Lordy oh how they did love
They swore to be true to each other
Just as true as the stars above
He was her man but he’s doing her wrong
Thanks to this famous song, the duo of Frankie and Johnny are in the ranks of famous lovers. I’ve been thinking about this since last night, when we saw the first play in the REP East 2001 season, “Frankie and Johnny in the Clair de Lune”. This play focuses on a waitress named Frankie and a short-order cook named Johnny—two lonely, middle-aged people whose first date ends with them tumbling into bed. Johnny is certain he has found his soul mate in Frankie. She, on the other hand, is far more cautious and disinclined to jump to conclusions. As the night unfolds, they slowly begin to reveal themselves to each other as they take tentative steps towards the possible start of a new relationship.
That’s actually the best description of the entire plot, which is part of the problem with this play. Terrence McNally has written a two-character study, permitting us to learn about the two characters in depth, but not really bringing them to any satisfying conclusion or demonstrating any significant growth in the two characters. The most growth is seen in Frankie, who initially wanted an overnight fling with a coworker who left before dawn, but who (seemingly) became open to the notion of the relationship. Johnny is harder to piece together: you don’t know if he was there for the sex, if he really was in love, or if he was just desparate to have a relationship again. I couldn’t see growth in his character in the play.
Ultimately, this piece left me unsatisfied. I never could fathom a reason to care about these people, and I never got to the point where I cared what happened next to them. I lay the fault on this upon the writer, which is more surprising given some of Terrance McNalley’s other creations, such as “Kiss of the Spider Woman”, “Ragtime”, “The Full Monty”, “The Rink”, or “Man of No Importance”. But that happens sometimes with theatre: what doesn’t touch one person may affect another deeply. So I do encourage you to see the story and share your experiences. Perhaps you have an insight on the story that I have missed. I did reread the review in the Santa Clarita paper: it noted the quality of the acting, and indicated that he did grow to care about the people, even through the “filibuster of dialogue and fits and starts and sex and cooking and burns and sex and ripping off of emotional scabs”. So this really may be a YMMV story.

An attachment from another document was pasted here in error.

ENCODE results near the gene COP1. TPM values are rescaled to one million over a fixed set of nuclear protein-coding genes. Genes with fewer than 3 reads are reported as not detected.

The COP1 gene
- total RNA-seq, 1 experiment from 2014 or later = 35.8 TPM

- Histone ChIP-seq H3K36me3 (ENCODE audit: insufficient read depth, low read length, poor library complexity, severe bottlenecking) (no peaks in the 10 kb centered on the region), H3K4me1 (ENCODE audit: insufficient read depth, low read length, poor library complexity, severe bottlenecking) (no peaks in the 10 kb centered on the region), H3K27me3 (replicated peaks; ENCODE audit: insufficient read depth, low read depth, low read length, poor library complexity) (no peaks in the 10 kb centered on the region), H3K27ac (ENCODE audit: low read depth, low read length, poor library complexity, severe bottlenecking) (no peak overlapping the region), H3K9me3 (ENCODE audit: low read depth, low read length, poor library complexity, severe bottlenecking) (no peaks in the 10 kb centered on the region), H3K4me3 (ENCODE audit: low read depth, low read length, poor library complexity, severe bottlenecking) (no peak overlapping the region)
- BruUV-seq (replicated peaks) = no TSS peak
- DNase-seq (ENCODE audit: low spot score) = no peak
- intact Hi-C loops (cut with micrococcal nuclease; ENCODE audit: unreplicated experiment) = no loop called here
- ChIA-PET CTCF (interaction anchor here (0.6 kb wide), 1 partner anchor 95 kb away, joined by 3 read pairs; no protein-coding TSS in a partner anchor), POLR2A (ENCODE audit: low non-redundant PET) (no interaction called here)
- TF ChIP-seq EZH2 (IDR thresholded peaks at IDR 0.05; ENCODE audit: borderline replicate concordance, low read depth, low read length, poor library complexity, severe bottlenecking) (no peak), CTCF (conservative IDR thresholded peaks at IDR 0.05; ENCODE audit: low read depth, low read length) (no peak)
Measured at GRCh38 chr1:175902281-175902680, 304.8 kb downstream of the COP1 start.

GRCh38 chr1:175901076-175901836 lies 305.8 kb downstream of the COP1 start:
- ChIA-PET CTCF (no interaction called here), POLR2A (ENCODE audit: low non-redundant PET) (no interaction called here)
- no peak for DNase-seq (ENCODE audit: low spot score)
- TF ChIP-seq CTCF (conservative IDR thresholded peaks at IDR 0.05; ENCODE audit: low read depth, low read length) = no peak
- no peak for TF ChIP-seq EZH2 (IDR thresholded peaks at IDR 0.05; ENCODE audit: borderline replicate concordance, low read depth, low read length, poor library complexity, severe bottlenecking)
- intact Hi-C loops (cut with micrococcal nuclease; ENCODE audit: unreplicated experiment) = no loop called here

The REP production of “Frankie and Johnny” was reasonably good, although I think Jeff Alan-Lee, who played Johnny, was off last night, for he had numerous seeming line-misstarts and hesitations. Of course, that could also have been how he was playing the character, for Alan-Lee’s Johnny came off as slightly Aspergers and ADHD, drifting from subject to “oh squirrel” and seemingly not understanding how to interact with people and how relationships work. I liked Sasha Carrera better: her Frankie came off as vulnerable, wanting a relationship but scared of one, and unsure if Johnny was sincere or a psycho… or both. She was fun to watch.
[All actors are members of Actors Equity ]
The production was directed by David Colwell, who did a good job in working with his actors to portray the neuroses of these two people, and for skillfully moving them so as not to expose something not normally exposed in Santa Clarita (for the two actors start the play naked—yes, this is for mature audiences).
The production team was mostly REP regulars, who did their usual excellent job: Steven “Nanook” Burkholder on sound, Tim Christianson on lights, and Jeff Hyde on sets. Vicki Lightner was stage manager. “Frankie and Johnny” was produced by Ovington Michael Owston and Mikee Schwinn.
I’m not sure this was the best opening production for the season—it really belonged as part of the REP’s “81 Series” for more mature audiences. But I also understand it was a last minute replacement for “Moonlight and Magnolias”, which had to be pulled due to a conflicting production at the Colony Theatre that was licensed first. I am looking forward to the remainder of the REP season: “The Diary of Anne Frank”, “Cabaret”, “Jewtopia”, “Doubt”, “Laughter on the 23rd Floor”, and “The Graduate”.
“Frankie and Johnny in the Clair de Lune” continues at REP East until February 19, 2011. Tickets are available via the REP Box Office; discount tickets may be available via Goldstar or LA Stage Tix.
Upcoming Theatre, Concerts, and Dance: Tonight brings the first 2011 production for The Pasadena Playhouse, “Dangerous Beauty”. It will be interesting to see what the Playhouse does with this new period musical. Next weekend also brings two shows: “The Marvelous Wonderettes at Cabrillo Music Theatre on February 12, and “Adding Machine: The Musical at The Odyssey Theatre Ensemble on February 13. The third weekend of February is another with two shows: “Rock of Ages at The Pantages Theatre on February 19, and “33 Variations at the Ahmanson Theatre for February 20. February closes with “Moonlight and Magnolias” at The Colony Theatre on February 26. March is also busy. It begins with a Noel Paul Stookey concert at McCabes on March 4. March 5 is the MRJ Regional Man of the Year dinner at TBH. The first two weekends of March are also the Spring Musical, “Evita”, at Van Nuys High School; we’re likely going on Saturday, March 12. Sunday, March 13 is “The Cradle Will Rock” at the Blank Theatre. The weekend of March 19 is currently open, but that probably won’t last for long. Lastly, March 26 brings “The Diary of Anne Frank” at Repertory East. April will bring the Renaissance Faire, “The Producers” at Cabrillo Music Theatre, “The All Night Strut” at the Colony Theatre, and (pending ticketing) Brian Stokes Mitchell at the new Valley Performing Arts Center.